• The New Paradigm Connectors: Focused on the possibilities of a new paradigm rather than on the failings of the old, they seed ideas between groups. Super sociable either on or offline (sometimes both), this group are  big connectors. They love the diversity of their contacts, make everyone feel welcome who share their vision and enjoy nothing more than mixing complexity theory with psychology with design thinking with economics. They do this online in secret Facebook groups, on Twitter, through their blogs, or through one-to-one conversations over coffee or drinks. Check out Jen Morgan, Cheryl Hicks, David Hodgson,  Kevin Doyle Jones,  Hendrik Teising, Arthur Brock, Tina Santiago and me!

 

  • The Wise Ones: Feel the disturbance of humanity in movements that have spread across the world this summer. This is about an awakening of consciousness. Activists in nature, they share stories, poems, videos and pictures of these shifts are they emerge, spotting trends. They create change by sharing their deepest thoughts, remind us of why we chose this career path and keep the movement authentic and inspired. Check out Vanessa Reid, Maria Scordialos, Sarah Whitely, Charlotte Millar, Simone Poutnik and Filiz Telek.

 

  • The Credible Maveriks:  From the outside, they look like they work for an Investment Bank (probably because they used to).  A closer look reveals they have radical ideas that they have turned these into soild, credible business models, or strategies that have miraculously been approved by the board.  They almost certainly carry a moleskin notebook, they wear sharp suits and/or carry Mulberry handbags. They dislike nothing more than ‘fluffy’ thinking and emotive language (Activists and Wise Ones steer clear). This is about blended return, it works and they can prove it.  Check out Penny Shepherd, Will Oulton, Paul Cheng, Mark Campanarle, Maxime Le Floc’h, Bertrand Beghin and Tamzin Ractliffe.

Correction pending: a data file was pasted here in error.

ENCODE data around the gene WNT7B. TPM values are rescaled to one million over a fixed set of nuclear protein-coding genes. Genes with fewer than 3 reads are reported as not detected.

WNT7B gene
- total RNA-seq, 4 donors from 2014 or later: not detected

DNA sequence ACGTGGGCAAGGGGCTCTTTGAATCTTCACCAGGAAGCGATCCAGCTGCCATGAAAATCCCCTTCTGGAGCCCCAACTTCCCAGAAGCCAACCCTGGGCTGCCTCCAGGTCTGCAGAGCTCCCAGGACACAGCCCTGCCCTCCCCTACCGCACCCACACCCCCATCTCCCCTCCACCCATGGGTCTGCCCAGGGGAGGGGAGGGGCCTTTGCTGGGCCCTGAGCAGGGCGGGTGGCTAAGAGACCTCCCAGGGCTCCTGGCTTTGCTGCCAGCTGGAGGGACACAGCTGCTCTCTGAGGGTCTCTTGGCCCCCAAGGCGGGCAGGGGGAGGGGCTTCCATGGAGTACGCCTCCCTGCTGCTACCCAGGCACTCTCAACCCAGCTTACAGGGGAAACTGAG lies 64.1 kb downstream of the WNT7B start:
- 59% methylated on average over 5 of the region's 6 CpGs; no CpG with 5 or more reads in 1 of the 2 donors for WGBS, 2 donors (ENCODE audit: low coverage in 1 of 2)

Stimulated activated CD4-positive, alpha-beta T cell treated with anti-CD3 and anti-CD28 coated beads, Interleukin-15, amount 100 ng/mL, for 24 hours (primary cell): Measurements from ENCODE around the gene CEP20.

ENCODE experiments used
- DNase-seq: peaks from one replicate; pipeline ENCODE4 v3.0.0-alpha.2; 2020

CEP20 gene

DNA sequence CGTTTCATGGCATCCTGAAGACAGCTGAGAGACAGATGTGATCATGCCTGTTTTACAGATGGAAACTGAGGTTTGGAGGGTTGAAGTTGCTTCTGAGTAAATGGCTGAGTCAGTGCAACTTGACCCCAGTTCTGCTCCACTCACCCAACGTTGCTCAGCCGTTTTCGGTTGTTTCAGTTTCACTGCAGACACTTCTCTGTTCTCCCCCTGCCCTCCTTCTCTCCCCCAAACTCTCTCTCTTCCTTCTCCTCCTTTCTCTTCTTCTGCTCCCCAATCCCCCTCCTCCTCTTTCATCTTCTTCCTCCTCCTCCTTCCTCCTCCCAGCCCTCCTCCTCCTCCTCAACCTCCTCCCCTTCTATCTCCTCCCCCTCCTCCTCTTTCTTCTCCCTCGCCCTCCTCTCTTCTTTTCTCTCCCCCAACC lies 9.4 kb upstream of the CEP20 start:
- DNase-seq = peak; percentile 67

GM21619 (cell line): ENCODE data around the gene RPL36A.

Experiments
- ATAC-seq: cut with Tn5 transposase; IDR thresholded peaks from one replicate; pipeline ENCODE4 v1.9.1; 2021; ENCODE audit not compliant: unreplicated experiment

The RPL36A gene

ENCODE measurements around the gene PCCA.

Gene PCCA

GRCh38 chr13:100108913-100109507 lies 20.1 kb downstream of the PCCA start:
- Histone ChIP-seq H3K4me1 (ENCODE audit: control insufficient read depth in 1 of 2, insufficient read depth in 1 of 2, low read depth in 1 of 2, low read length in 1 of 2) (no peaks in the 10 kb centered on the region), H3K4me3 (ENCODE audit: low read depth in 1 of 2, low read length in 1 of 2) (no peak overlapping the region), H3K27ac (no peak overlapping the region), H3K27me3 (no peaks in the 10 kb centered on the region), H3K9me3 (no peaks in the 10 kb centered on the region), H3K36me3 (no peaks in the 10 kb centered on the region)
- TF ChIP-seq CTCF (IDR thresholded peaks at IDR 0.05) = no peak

Of course there’s overlap. I could put most of these people in at least two categories, but I like bullet points so I’m sticking with them.

My conclusion is this. We have an amazing ecology of change makers. These groups each have their place and we need them all. As individuals we simply don’t need to be all things to all people. But, creating a movement for a financial system that sustains people and planet, requires that each of us identify where the person that we are, can be most of service. I’m an unashamed ENFJ.

I’m with this guy. But just don’t expect me to say so on Facebook.

 

Where do you fit within this ecology? Are you an Activist or a Intellectual? Do you see other groups that I’m missing? Are you in my list and hate where I’ve put you?